A couple may choose to enter into a Texas pre-marital agreement to protect their respective assets in the event of a divorce. A pre-martial agreement allows the parties to agree on use, control, and transfer of property, characterization of property or income, disposition of property in a divorce, and a number of other issues. In some cases, pre-marital agreements may lead to results that the parties did not consider.
Parties Signed Premarital Agreement
In a recent case, a husband challenged an award of attorney’s fees to the wife because their pre-marital agreement provided for property to remain separate. According to the appeals court’s opinion, the parties signed the pre-marital agreement which provided that their pre-marital separate property and property acquired during the marriage would stay separate. They married in 2016 and had a child the next year.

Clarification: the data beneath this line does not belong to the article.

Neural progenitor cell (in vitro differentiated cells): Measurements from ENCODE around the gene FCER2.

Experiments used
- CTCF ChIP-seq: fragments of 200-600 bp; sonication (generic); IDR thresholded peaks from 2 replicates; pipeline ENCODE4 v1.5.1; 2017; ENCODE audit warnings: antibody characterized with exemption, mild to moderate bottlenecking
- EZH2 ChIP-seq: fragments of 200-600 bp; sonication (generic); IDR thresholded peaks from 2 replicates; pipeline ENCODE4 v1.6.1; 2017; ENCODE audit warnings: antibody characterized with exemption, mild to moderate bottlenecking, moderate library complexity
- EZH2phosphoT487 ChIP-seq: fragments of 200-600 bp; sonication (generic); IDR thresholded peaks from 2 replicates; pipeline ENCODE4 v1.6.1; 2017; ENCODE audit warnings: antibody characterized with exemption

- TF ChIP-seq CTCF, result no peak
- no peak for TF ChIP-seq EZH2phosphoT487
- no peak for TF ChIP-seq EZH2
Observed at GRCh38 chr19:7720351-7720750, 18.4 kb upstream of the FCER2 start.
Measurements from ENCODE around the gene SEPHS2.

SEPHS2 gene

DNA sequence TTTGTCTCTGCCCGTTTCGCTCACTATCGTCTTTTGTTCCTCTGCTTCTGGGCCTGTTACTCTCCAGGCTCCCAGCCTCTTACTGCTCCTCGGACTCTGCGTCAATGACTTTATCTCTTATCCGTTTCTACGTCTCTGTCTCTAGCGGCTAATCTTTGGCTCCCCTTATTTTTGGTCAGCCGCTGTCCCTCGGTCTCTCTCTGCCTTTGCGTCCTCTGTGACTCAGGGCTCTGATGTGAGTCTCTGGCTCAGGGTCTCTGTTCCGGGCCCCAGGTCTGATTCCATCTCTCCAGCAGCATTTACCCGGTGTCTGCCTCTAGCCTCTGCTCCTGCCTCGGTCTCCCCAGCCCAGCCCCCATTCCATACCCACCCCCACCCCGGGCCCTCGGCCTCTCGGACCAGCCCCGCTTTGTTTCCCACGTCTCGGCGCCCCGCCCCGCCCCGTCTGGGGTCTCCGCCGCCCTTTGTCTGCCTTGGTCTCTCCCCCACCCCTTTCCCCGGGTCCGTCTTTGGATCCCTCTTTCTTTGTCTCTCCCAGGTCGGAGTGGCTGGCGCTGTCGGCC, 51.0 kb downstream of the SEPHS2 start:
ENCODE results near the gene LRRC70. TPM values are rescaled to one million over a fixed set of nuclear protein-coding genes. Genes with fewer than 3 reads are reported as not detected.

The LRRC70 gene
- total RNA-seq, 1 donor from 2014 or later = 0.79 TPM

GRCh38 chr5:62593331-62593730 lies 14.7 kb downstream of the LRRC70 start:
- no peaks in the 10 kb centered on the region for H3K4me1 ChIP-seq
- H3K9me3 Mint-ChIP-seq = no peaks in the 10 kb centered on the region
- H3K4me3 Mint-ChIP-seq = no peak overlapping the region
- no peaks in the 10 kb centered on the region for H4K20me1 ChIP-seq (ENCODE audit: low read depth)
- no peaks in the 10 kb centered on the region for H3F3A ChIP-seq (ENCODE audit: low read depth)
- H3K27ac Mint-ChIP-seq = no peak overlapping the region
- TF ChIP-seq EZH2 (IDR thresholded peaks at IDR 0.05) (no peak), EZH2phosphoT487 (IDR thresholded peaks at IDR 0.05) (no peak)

When the wife petitioned for divorce in 2018, she requested attorney’s fees. She indicated she sought fees “[t]o effect an equitable division of the estate” and for the services she provided related to support and conservatorship of the child. The trial court entered a final divorce decree in November 2019. The husband was ordered to pay $14,900 in attorney’s fees, with $10,000 of that being paid directly to the wife’s attorney.